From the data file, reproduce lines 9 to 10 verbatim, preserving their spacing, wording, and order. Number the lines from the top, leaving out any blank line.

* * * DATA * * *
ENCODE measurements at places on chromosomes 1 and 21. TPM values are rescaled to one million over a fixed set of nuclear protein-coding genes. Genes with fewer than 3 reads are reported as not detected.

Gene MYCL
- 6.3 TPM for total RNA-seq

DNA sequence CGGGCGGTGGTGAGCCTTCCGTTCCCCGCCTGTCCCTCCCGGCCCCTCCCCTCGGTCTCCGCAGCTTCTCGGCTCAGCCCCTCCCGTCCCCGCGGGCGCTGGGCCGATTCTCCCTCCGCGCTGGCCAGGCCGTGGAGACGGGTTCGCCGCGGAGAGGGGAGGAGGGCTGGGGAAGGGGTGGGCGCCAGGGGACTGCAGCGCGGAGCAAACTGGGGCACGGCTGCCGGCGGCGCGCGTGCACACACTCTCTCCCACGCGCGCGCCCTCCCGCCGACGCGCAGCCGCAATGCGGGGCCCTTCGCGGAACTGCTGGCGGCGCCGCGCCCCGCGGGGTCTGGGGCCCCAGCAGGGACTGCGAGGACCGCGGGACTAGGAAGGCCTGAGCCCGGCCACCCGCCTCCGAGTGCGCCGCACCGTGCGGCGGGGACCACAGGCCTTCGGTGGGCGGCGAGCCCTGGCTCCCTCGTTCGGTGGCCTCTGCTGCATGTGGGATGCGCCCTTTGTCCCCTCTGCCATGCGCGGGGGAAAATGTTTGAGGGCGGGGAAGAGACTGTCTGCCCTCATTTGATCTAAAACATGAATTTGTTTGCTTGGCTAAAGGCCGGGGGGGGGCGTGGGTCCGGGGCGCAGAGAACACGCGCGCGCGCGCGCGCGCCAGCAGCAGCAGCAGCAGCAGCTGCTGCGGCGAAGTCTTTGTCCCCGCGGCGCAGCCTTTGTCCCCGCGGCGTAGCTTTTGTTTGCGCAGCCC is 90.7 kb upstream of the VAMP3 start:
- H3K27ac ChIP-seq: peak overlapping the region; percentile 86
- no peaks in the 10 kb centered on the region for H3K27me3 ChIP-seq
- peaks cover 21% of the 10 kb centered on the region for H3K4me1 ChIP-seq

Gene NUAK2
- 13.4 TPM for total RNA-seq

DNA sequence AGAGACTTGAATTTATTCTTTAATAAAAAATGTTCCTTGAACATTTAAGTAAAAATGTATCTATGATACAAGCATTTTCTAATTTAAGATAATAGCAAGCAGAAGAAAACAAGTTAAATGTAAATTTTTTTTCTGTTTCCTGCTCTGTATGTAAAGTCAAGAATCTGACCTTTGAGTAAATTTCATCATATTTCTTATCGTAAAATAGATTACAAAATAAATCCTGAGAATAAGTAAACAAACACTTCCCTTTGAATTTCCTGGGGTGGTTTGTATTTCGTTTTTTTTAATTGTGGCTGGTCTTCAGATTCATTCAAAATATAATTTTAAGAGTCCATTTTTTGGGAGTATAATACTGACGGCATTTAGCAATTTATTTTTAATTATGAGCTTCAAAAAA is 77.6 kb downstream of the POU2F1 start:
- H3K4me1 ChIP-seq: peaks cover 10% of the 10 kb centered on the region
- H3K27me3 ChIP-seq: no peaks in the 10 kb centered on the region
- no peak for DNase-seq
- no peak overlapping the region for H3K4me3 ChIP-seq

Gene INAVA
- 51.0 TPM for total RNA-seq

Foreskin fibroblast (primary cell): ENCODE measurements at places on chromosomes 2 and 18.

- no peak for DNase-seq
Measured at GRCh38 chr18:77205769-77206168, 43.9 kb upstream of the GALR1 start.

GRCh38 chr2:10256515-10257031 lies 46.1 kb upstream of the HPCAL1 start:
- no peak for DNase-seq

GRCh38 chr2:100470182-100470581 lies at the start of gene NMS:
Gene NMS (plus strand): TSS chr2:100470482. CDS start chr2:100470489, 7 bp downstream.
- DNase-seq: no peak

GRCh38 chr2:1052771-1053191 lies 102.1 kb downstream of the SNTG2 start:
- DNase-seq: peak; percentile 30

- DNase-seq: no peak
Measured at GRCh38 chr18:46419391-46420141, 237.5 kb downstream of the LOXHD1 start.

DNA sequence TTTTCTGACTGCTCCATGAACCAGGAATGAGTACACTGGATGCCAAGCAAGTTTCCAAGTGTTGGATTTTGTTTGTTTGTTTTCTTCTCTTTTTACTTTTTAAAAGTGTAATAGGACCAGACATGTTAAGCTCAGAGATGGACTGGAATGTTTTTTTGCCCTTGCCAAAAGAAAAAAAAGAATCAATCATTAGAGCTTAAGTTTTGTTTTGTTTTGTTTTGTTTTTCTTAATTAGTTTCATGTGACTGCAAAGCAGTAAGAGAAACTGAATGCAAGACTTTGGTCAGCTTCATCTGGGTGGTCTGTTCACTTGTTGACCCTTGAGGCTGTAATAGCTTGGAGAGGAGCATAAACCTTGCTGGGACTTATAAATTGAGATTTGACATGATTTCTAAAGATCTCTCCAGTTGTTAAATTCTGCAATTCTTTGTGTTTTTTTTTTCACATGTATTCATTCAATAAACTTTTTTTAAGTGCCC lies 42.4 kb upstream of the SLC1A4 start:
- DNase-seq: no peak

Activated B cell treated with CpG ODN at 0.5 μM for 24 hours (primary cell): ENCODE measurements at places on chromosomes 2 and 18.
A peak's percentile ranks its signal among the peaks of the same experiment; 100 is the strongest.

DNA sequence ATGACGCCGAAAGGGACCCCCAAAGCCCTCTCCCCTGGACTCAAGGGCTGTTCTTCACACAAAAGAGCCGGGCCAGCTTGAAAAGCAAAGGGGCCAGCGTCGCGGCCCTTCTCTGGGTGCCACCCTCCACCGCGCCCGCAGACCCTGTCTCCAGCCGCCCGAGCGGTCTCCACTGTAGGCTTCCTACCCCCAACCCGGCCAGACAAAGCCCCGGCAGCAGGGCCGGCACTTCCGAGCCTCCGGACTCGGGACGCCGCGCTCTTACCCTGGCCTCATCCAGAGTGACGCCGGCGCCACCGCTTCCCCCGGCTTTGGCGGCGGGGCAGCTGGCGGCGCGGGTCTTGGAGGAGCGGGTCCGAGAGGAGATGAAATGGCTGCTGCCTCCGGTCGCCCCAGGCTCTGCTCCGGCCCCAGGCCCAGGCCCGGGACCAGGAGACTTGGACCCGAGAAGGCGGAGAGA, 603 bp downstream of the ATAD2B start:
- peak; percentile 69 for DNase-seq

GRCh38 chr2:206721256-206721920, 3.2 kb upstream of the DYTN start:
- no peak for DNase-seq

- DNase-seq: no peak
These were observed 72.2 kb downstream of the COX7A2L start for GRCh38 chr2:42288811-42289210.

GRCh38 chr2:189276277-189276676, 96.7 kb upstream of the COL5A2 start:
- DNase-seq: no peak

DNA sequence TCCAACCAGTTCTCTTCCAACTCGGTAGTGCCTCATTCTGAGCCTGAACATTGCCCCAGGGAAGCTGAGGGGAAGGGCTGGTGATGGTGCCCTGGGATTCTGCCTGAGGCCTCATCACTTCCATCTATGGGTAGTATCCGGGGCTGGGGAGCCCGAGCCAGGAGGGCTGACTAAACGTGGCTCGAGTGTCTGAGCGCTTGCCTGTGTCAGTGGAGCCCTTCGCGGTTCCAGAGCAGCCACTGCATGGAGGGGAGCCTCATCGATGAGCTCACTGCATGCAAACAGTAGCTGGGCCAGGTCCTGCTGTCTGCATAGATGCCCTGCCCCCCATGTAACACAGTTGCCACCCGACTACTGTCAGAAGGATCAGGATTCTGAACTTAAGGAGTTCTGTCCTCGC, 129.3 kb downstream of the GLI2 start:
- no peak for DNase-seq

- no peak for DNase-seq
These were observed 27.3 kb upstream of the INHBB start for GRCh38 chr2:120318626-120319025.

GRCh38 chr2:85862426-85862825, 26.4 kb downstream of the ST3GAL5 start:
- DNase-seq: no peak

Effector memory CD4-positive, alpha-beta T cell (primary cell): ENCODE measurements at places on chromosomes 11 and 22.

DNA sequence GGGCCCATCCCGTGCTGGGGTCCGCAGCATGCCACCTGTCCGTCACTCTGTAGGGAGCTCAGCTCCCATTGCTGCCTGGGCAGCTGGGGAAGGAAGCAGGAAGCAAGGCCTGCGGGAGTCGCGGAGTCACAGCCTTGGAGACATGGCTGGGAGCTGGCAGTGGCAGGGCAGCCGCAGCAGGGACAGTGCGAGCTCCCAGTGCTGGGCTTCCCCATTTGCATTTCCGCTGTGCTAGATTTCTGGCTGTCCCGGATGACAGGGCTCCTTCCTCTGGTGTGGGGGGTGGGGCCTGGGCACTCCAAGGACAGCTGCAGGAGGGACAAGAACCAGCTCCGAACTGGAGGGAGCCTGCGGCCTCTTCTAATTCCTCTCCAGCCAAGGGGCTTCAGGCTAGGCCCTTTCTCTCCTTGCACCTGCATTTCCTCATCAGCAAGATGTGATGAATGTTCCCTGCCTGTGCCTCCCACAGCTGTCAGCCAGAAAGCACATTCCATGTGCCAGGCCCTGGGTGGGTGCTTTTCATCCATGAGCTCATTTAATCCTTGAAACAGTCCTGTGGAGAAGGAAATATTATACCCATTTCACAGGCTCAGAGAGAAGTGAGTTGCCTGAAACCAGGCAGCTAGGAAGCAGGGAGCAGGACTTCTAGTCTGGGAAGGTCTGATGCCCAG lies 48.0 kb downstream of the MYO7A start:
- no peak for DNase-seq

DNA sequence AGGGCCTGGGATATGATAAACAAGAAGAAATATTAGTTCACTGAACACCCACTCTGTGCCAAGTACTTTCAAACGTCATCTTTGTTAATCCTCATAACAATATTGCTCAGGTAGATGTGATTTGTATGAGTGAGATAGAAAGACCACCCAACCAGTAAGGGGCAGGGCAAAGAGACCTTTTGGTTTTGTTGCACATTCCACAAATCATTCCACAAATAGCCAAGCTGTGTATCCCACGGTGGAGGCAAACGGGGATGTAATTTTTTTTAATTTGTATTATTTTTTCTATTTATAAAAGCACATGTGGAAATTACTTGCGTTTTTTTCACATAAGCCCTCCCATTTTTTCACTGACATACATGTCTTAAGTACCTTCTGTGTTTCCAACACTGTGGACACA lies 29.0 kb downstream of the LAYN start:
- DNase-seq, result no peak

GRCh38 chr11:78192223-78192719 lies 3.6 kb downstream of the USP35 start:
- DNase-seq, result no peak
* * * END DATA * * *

- 13.4 TPM for total RNA-seq

DNA sequence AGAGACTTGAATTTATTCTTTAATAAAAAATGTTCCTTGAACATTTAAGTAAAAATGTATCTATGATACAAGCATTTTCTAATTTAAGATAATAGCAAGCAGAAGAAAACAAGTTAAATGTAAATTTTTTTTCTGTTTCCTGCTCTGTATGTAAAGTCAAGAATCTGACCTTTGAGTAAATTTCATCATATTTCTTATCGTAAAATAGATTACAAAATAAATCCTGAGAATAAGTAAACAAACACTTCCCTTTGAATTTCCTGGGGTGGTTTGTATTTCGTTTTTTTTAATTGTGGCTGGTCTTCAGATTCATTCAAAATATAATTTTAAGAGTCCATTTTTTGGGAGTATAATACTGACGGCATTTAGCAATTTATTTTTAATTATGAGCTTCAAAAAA is 77.6 kb downstream of the POU2F1 start: